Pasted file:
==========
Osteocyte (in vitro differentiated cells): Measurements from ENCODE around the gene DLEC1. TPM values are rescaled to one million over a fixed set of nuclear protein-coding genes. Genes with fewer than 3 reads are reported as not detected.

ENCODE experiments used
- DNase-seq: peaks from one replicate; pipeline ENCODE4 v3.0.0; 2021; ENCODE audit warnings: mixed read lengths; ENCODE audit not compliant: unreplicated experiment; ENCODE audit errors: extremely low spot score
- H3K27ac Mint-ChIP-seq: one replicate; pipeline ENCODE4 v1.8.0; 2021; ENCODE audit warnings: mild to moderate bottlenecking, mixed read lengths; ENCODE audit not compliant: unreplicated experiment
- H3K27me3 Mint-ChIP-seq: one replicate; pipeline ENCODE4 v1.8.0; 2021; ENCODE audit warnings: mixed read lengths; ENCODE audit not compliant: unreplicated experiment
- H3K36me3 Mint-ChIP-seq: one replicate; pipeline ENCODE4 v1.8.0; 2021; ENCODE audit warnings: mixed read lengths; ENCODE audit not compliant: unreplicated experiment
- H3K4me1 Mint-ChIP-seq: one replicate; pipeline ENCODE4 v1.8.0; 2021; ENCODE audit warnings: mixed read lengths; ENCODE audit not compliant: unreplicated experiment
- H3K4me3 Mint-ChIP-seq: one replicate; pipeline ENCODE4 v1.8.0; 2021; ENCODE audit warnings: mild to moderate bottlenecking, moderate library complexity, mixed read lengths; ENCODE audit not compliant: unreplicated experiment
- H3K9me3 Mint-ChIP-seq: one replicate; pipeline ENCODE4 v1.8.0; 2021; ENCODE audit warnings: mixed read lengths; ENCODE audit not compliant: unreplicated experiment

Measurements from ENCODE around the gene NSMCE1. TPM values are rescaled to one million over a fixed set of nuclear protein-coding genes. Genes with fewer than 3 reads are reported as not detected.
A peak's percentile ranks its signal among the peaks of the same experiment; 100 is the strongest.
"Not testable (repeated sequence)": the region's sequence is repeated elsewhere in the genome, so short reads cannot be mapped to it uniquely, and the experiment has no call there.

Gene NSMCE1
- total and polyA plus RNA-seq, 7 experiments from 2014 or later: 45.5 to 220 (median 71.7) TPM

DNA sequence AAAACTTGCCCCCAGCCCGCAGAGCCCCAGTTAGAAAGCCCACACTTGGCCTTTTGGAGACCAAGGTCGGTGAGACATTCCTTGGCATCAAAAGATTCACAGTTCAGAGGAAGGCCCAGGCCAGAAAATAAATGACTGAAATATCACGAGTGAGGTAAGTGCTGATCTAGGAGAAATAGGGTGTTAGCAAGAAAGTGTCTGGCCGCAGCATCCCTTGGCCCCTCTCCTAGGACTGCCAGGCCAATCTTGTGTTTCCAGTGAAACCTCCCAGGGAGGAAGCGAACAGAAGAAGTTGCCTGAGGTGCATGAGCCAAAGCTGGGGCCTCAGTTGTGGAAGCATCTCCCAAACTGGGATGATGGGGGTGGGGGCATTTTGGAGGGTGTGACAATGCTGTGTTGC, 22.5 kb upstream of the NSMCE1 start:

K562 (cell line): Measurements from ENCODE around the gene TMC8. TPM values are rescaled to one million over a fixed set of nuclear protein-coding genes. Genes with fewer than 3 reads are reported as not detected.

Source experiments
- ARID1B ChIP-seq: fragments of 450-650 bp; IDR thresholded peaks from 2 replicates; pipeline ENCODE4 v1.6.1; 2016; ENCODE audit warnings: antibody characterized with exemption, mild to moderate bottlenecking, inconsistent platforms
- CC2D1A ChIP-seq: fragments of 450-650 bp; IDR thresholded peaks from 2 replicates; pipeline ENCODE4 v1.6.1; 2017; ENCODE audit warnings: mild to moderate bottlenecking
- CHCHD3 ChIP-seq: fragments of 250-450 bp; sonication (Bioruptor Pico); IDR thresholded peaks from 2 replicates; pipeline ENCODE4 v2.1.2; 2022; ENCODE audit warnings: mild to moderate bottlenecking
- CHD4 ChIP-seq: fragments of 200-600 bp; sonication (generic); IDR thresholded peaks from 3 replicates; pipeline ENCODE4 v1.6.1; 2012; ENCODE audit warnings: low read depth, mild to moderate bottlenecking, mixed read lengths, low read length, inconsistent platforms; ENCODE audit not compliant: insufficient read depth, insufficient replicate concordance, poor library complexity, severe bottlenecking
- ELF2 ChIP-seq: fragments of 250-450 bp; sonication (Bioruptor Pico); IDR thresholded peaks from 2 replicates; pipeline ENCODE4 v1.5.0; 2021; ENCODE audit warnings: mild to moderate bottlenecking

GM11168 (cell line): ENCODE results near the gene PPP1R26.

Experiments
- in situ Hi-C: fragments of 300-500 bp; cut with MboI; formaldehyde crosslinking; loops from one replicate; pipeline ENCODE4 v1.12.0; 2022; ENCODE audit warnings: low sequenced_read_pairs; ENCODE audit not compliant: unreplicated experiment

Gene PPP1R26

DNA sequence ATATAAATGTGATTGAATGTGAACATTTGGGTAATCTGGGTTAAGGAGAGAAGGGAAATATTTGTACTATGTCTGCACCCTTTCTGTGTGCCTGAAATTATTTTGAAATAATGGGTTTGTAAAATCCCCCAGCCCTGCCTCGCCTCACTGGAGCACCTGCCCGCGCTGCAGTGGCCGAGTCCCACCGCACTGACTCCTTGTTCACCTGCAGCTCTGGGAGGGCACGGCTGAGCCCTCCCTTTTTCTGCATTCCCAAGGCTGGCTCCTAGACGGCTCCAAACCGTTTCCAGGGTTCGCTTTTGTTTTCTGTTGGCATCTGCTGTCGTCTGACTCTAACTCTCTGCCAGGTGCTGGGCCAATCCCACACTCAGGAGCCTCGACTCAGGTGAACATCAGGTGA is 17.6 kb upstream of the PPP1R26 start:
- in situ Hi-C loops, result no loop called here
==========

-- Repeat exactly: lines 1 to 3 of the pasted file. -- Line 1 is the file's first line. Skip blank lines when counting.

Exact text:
Osteocyte (in vitro differentiated cells): Measurements from ENCODE around the gene DLEC1. TPM values are rescaled to one million over a fixed set of nuclear protein-coding genes. Genes with fewer than 3 reads are reported as not detected.

ENCODE experiments used
- DNase-seq: peaks from one replicate; pipeline ENCODE4 v3.0.0; 2021; ENCODE audit warnings: mixed read lengths; ENCODE audit not compliant: unreplicated experiment; ENCODE audit errors: extremely low spot score